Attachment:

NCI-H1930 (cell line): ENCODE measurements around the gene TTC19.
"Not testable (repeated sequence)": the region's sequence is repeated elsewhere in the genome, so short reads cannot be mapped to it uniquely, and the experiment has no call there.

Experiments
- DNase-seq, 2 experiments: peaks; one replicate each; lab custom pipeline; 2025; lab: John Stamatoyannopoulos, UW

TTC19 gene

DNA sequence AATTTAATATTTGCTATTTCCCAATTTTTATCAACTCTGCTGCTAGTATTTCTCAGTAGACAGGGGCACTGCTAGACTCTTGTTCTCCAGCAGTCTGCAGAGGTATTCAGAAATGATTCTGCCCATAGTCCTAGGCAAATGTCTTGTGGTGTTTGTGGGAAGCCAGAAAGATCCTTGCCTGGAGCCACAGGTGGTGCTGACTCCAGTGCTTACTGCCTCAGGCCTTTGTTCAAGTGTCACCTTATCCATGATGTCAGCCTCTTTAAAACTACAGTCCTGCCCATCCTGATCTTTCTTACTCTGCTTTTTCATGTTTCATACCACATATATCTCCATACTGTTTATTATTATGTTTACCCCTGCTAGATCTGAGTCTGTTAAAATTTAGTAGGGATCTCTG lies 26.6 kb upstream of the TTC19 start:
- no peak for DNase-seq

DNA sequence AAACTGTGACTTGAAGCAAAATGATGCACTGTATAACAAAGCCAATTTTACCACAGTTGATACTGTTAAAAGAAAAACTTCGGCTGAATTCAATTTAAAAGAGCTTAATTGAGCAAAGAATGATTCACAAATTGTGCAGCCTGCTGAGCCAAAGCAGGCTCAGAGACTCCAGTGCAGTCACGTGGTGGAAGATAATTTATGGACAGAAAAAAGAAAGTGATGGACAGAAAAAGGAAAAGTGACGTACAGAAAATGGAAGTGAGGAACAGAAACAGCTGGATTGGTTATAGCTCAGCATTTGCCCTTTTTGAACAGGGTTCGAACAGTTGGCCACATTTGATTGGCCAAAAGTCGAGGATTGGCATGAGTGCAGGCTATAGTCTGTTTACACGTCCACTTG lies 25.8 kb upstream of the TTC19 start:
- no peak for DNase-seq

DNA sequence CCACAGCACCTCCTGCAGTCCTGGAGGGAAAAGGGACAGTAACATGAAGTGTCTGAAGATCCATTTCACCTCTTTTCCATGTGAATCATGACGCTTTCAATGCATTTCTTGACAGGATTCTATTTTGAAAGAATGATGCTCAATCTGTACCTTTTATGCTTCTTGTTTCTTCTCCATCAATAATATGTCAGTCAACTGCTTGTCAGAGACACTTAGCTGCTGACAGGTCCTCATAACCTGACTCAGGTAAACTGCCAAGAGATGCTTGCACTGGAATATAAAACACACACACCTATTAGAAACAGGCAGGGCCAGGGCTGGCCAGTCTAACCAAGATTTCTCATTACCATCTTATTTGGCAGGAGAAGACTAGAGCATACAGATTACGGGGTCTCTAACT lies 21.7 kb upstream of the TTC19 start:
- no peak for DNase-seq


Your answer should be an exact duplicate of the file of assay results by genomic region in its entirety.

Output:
NCI-H1930 (cell line): ENCODE measurements around the gene TTC19.
"Not testable (repeated sequence)": the region's sequence is repeated elsewhere in the genome, so short reads cannot be mapped to it uniquely, and the experiment has no call there.

Experiments
- DNase-seq, 2 experiments: peaks; one replicate each; lab custom pipeline; 2025; lab: John Stamatoyannopoulos, UW

TTC19 gene

DNA sequence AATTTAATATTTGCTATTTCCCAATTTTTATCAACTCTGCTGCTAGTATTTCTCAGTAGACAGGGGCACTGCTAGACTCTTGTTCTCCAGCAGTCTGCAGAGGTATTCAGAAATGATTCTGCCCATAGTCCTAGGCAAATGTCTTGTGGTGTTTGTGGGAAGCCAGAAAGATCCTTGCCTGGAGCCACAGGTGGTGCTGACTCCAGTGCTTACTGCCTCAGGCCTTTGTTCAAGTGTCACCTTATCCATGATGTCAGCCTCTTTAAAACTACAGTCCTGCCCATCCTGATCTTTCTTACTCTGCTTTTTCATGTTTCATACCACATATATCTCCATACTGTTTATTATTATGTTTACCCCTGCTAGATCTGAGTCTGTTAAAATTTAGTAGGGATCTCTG lies 26.6 kb upstream of the TTC19 start:
- no peak for DNase-seq

DNA sequence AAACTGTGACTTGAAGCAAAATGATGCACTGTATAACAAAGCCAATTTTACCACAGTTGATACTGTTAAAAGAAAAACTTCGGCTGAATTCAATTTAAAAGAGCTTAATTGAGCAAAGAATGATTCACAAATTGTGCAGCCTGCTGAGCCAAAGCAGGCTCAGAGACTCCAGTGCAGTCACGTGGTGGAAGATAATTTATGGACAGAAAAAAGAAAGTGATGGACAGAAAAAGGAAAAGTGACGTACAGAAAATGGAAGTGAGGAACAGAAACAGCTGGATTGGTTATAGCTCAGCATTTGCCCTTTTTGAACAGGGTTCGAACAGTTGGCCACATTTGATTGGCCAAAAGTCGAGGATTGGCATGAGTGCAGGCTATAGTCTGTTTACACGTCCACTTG lies 25.8 kb upstream of the TTC19 start:
- no peak for DNase-seq

DNA sequence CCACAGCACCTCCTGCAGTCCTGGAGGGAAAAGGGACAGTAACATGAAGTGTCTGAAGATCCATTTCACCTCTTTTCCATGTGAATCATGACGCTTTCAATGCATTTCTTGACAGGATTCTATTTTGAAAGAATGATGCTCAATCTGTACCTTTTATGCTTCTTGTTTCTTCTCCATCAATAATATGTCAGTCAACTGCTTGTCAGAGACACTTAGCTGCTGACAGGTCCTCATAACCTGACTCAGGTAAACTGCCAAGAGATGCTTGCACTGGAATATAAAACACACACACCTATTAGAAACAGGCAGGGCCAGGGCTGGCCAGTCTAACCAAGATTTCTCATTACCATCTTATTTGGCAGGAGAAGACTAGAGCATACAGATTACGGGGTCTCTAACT lies 21.7 kb upstream of the TTC19 start:
- no peak for DNase-seq